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(11)-Melodie, yhe. By the theory stated (p. 86) the e is absorbed in the long accented i of ie. The first word


then would be (mel·edii) or (melodii) and the second, (ignoring the h)



(12)-Here. This word is by general consent a monosyllable in Chaucer.

(13)-Thanne. By theory (p. 90) this word = than = (dhan.) (14)-Straunge. This word seems to be exceptional and to be read (straaendzh'e). The Lansdowne MS. has straungere with the final e silent.

(15)-Ferne. An exceptional instance. Norman usage would, however, allow of its being read with the e elided before h, but Dr. Morris's conjecture that ferne = ferrene (cf. "of ferrene londe," Lay. 5328), enables us to read the line thus :—

(Te fer en or fern Haluu'es kuuth in sun'dri lond-es).

(16)-Ende, wende. See p. 92, for the reason why ende, wende, (end, wend).

may =

(17)—Seeke, seeke. Neither word is entitled to exceptional treatment. Each may therefore be = (seek). (18)-Were. This word, like here (No. 12), is scarcely ever a dissyllable in Chaucer.

We have here in all 26 instances, excluding those in brackets, of final e, of which six are silent by elision before a vowel, or hath; and of the remaining 20 all except swete, zonge, smale, straunge, and perhaps ferne, are accounted for, more or less satisfactorily, by applying the tests adopted. It would hence appear that, taking these 18 lines as a sample of the whole of Chaucer's Canterbury Tales, a large majority of the final e's were not necessarily sounded by the readers of the Harleian MS. 7334. This conclusion, founded on external arguments, might, however, be modified when tested further by Chaucer's own practice, should we ever be able to distinguish it from that of the various Chaucerian scribes.

There seems then some reason to believe that the utterance of final e was in Chaucer's verse the exception, its silence

the rule, and that orthoepical superseded, when thought necessary or advisable, even grammatical considerations.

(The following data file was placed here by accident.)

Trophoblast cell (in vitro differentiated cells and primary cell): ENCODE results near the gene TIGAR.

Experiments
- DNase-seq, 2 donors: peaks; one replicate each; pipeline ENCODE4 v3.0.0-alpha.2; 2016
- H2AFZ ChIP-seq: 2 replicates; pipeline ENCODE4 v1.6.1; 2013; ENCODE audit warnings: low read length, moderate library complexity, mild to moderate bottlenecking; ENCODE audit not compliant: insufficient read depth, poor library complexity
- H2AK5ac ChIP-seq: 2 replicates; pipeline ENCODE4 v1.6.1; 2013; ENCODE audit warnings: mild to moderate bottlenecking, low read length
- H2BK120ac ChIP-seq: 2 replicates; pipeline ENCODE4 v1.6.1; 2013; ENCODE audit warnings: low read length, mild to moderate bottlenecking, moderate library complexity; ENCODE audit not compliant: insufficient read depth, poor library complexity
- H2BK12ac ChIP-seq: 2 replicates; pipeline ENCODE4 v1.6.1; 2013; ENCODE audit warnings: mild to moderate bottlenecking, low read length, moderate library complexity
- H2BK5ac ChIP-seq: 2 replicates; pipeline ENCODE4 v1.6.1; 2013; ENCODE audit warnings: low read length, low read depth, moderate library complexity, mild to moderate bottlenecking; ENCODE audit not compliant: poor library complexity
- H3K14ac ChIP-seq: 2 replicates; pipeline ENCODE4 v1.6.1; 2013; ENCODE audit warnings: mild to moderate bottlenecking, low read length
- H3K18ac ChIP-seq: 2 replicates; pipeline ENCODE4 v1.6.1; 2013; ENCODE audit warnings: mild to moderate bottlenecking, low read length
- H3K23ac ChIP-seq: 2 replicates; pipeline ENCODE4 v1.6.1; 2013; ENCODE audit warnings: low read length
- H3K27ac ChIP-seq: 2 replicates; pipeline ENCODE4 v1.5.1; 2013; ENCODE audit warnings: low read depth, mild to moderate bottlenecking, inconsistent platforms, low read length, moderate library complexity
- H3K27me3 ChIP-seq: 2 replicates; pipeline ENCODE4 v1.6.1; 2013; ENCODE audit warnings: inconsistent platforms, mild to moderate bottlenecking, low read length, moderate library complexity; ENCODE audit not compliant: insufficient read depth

On the whole, then, it appears that, unless when required by the exigencies of the composition—and then exceptional usage was freely allowed-the evidence before us fails to show that the final e was ordinarily pronounced in English verse of the 14th century, while on the other hand there is a strong presumption that in the majority of instances it may have been silent.

Finally, it may be observed, that the uniformity of Norman pronunciation all over England in the 14th century, as attested by Trevisa,1 and the growing tendency at that time among Anglo-Norman writers to treat their final e as phonetically insignificant, may have had a considerable influence (as Mr. Skeat has suggested) in reducing the English final e to silence.

The principle which it was intended to maintain throughout this paper, namely, that the Norman and English pronunciation of the 13th and 14th centuries was substantially the same, and that they illustrate each other, has now, it is submitted, been in a general way made good.

The apologies which I owe my fellow members for the numerous errors which I am afraid may be found in the details of this long dissertation, I beg, in conclusion, to present in the words of an old Anglo-Norman poet :

Ore pri chescun qui lit e ot
Ciste treite, sen aucun mot
Mesprein, kil lamender voile ;

Kar nest hom ki ne sumoile.

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1 "Hyt semep a gret wondur hou; Englysch þat ys be burb-tonge of Englyschemen, and here oune longage and tonge ys so dyvers of soon (sound) in pis ylond, and be longage of Normandy ys comlying (a stranger) of ano per lond and hap on manere soon among all men pat spekep hyt aryzt in Engelond." Trevisa. (Morris's "Specimens, p. 339).